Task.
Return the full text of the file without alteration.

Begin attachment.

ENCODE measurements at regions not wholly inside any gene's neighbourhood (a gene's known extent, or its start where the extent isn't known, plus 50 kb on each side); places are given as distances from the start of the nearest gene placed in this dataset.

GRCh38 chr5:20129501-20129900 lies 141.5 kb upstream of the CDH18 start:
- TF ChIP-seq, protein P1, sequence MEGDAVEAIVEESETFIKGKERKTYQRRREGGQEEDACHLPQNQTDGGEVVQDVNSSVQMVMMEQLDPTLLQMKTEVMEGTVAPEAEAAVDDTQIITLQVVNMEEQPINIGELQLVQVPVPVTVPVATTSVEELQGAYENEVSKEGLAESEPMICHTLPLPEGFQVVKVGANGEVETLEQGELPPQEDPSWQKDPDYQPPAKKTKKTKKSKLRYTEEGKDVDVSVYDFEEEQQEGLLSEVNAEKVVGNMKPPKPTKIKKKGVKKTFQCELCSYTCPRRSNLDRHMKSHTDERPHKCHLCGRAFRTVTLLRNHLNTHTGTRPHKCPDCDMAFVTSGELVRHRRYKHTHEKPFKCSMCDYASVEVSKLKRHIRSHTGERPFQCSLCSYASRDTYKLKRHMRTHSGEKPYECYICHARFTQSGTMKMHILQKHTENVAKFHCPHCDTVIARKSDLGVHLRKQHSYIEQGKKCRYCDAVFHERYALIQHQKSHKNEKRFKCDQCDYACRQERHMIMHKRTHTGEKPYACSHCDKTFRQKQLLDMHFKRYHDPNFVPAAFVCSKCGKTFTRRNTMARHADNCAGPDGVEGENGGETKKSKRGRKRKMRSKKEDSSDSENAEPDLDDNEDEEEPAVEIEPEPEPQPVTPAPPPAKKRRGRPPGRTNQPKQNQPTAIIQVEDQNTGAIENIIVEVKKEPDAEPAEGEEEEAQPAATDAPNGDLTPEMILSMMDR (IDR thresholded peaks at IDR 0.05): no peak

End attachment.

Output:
ENCODE measurements at regions not wholly inside any gene's neighbourhood (a gene's known extent, or its start where the extent isn't known, plus 50 kb on each side); places are given as distances from the start of the nearest gene placed in this dataset.

GRCh38 chr5:20129501-20129900 lies 141.5 kb upstream of the CDH18 start:
- TF ChIP-seq, protein P1, sequence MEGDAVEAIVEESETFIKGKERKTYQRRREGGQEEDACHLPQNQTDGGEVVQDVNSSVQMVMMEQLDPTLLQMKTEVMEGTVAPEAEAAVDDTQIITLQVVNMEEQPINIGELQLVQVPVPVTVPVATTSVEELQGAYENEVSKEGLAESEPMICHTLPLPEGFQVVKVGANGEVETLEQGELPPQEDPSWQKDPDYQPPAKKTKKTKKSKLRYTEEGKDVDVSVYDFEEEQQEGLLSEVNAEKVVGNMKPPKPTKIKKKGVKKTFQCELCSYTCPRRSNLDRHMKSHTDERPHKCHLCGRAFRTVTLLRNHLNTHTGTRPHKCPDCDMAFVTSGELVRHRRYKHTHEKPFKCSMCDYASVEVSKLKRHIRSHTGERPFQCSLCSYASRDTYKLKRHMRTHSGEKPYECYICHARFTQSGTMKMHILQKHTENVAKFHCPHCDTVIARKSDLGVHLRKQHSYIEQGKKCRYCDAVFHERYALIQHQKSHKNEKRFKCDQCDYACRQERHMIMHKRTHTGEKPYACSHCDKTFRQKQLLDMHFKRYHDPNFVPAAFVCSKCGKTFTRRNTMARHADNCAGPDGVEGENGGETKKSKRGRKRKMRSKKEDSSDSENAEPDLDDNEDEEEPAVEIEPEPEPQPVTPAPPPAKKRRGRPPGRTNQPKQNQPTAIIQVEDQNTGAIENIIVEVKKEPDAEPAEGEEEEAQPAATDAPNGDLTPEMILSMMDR (IDR thresholded peaks at IDR 0.05): no peak